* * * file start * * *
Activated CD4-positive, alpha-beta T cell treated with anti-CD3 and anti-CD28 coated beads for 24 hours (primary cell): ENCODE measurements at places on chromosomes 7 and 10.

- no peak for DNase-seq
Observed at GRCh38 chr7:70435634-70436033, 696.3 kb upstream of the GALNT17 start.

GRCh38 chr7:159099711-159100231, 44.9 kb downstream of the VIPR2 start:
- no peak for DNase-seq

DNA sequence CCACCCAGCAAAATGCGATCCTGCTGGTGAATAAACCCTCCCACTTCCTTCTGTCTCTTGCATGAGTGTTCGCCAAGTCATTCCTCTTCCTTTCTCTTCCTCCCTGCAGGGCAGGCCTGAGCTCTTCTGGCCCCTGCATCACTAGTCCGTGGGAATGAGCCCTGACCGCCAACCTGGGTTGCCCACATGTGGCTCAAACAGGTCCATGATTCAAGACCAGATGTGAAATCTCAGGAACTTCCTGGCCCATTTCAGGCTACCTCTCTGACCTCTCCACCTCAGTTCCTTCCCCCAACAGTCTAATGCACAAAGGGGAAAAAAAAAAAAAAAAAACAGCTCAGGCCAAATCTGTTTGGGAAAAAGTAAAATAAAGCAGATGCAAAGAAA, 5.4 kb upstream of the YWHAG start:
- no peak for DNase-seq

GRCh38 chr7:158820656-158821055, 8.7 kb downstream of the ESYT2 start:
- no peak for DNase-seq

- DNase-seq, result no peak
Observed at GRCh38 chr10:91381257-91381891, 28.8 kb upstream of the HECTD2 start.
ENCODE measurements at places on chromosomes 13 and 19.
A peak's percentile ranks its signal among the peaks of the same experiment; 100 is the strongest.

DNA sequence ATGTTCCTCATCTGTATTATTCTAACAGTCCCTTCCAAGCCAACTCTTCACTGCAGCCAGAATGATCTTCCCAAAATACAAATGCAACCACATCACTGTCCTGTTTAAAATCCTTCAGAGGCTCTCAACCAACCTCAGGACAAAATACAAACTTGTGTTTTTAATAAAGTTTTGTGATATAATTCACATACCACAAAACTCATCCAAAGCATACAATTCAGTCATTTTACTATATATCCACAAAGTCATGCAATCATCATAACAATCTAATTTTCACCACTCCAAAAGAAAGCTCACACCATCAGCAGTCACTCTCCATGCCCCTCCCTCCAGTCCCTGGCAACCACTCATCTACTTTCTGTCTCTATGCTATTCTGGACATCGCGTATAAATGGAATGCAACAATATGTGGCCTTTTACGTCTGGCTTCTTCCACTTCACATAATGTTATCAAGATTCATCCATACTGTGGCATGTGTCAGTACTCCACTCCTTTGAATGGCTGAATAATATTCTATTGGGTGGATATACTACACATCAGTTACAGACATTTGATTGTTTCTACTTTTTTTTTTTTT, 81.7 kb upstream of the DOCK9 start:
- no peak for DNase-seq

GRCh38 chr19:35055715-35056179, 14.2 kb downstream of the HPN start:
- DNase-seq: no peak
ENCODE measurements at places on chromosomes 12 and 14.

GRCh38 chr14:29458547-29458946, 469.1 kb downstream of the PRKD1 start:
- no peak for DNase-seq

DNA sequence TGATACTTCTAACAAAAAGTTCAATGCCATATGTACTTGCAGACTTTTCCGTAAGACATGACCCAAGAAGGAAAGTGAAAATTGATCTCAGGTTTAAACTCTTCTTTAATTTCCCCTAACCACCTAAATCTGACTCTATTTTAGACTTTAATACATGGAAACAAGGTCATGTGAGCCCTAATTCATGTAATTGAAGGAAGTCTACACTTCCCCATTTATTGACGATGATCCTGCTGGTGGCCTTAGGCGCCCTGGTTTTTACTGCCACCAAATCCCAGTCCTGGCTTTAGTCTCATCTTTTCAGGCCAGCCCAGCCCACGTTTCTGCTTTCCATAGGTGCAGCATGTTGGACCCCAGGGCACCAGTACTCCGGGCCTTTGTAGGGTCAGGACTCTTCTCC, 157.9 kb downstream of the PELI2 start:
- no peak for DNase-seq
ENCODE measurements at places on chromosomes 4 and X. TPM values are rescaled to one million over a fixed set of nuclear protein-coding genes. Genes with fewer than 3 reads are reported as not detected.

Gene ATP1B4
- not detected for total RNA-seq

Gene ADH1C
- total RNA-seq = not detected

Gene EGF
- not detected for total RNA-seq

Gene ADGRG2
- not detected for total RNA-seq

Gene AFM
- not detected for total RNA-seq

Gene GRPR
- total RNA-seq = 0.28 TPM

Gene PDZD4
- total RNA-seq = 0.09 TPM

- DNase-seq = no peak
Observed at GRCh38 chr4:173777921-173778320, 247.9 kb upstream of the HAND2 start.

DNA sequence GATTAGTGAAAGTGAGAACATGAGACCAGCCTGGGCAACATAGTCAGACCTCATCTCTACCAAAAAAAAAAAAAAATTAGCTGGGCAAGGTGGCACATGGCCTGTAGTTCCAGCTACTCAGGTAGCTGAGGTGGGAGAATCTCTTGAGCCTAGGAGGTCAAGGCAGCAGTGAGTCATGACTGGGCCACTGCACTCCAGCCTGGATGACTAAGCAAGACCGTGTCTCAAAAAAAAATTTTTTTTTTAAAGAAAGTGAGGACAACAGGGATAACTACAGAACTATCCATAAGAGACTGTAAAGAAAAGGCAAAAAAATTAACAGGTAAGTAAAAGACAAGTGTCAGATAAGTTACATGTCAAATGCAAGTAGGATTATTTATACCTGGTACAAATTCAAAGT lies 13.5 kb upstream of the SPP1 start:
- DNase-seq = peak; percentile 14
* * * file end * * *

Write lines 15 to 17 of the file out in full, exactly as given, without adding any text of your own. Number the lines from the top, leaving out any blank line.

- no peak for DNase-seq

GRCh38 chr19:35055715-35056179, 14.2 kb downstream of the HPN start:
- DNase-seq: no peak